Readings: Acts 2:42–47; Psalm 118; 1 Peter 1:3–9; John 20:19–31
Hiding away from the world, afraid of what may happen — the parallels of life during the pandemic and the days the apostles hid away after Jesus died are quite similar. These past few weeks, society has had everything change in an instant with no sense of when things will get back to feeling normal and safe. For the apostles, Thomas was the only one who did not see Jesus when he came to them on Easter Sunday, giving them hope. He was still feeling afraid and alone that next Sunday, when Jesus came again into the locked room where the apostles were.
Jesus’ first message was, “Peace be with you.” A wonderful parallel. At this time, when nothing feels secure, we are all searching for peace. How comforting it is to know that even if our faith is wavering like Thomas’, Jesus is ready to come to us and say, “Peace be with you.” The gospel tells us, we do not always have to be ready or completely sure, Jesus is always ready and will come to us.
The responsorial psalm also points to hope. “Let the House of Israel say, ‘His faithful love endures forever’ … I was pushed hard, to make me fall, but Yahweh came to my help. Yahweh is my strength and my song, he has been my Savior.” These words are lived out in the upper room when Thomas sees the Lord and stops doubting that He has risen.
“Jesus said to him: You believe because you can see me. Blessed are those who have not seen and yet believe.” Jesus may not be showing us His wounds, but we can certainly see Him as we watch the many heroes doing His work throughout the pandemic. The healthcare workers who risk their own health to care for those who are ill. The educators who are giving students everywhere some consistency and contact with the outside world. The parents who are putting their fears aside to calm the fears of their children. Look at all these heroic acts and know that Jesus is there quietly saying, “Peace be with you.” Know that “This is the day which our God has made, a day for us to rejoice and be glad.”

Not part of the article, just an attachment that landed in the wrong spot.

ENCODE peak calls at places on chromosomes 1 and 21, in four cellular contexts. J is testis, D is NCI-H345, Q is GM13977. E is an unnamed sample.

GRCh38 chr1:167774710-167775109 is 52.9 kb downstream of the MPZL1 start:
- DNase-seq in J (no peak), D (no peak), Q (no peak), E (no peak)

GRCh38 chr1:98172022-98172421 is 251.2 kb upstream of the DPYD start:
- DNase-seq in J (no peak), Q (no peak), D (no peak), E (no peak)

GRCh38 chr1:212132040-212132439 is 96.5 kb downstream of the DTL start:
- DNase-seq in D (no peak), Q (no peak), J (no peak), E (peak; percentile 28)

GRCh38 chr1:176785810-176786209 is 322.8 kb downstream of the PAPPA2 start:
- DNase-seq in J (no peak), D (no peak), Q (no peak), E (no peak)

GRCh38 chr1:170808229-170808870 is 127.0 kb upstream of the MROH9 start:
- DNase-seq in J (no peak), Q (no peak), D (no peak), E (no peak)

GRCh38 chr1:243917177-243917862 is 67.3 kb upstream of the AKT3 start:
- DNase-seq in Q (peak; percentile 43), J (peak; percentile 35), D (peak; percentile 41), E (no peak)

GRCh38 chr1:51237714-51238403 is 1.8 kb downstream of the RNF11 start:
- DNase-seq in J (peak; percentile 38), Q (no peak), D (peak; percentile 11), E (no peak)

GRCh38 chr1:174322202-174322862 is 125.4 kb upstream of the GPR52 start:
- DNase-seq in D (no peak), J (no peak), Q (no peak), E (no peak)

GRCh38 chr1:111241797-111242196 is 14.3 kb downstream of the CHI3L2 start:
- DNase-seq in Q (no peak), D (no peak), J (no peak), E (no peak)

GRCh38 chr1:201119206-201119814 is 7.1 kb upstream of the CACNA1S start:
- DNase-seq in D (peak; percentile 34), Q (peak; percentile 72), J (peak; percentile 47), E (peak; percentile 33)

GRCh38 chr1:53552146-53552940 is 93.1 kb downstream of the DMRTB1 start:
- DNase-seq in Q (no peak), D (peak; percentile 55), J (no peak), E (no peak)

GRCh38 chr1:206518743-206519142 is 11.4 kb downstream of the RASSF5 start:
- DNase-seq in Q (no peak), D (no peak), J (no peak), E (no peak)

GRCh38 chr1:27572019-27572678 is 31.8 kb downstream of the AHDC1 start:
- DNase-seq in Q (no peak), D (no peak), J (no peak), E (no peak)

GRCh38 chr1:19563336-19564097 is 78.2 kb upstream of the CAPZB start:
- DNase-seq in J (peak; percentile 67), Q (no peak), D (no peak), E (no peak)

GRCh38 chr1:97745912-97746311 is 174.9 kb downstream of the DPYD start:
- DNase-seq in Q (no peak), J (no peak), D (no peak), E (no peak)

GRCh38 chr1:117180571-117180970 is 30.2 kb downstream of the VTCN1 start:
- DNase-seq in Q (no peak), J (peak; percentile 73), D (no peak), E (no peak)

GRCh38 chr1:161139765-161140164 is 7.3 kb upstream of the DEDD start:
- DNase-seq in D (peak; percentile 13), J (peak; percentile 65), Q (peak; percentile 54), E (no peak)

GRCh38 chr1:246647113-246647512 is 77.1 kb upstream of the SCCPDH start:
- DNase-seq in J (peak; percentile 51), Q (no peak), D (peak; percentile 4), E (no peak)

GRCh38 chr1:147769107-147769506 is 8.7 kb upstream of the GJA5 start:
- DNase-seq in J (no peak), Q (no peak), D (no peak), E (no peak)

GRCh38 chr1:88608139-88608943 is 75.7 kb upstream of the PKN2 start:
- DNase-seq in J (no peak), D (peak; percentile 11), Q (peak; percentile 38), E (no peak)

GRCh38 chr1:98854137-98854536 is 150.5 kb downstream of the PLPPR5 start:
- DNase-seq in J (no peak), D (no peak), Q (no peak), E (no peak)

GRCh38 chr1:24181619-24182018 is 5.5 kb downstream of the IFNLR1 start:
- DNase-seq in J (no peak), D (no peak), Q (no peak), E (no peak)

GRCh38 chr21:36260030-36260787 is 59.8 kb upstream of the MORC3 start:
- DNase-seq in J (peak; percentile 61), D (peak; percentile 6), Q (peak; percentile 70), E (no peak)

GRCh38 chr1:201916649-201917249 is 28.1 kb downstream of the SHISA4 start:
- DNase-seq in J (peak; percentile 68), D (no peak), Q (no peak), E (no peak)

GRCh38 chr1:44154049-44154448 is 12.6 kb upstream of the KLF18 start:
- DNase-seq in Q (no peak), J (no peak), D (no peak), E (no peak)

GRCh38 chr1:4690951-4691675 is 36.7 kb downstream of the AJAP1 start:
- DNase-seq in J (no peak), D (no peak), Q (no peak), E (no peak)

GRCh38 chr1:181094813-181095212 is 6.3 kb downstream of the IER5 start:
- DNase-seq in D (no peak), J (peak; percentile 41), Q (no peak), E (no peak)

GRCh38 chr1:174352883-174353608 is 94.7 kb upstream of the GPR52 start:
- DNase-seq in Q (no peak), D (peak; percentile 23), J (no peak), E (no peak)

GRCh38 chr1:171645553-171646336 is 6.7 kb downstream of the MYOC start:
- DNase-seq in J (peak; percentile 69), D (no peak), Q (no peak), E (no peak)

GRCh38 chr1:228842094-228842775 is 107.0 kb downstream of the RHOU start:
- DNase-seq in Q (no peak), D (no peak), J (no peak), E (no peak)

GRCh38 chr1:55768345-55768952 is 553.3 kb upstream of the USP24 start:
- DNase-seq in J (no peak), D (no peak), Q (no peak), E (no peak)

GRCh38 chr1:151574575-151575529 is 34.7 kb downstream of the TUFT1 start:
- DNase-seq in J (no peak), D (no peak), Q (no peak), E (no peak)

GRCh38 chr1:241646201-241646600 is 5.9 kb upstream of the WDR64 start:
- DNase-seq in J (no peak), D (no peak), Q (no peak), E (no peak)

– Patrice Athanasidy
Patrice, an Associate of the Sisters of Charity since 1997, is a freelance writer, wife of Bill, and mother of Charlotte, Peter, and Kit. She is also an adjunct professor of communications.
Painting: The Incredulity of Saint Thomas, Caravaggio, c. 1601–1602
Thank you, Patrice, for your beautiful and very meaningful message today. I needed it as a great reminder to keep working and to keep trusting in the Good Lord to help us work through this pandemic. Interestingly, each of my prayers to family, friends, and all the medical people sacrificing their lives for us is — Peace be with you.
Thank you, Patrice, for your reflection on today’s reading.☮️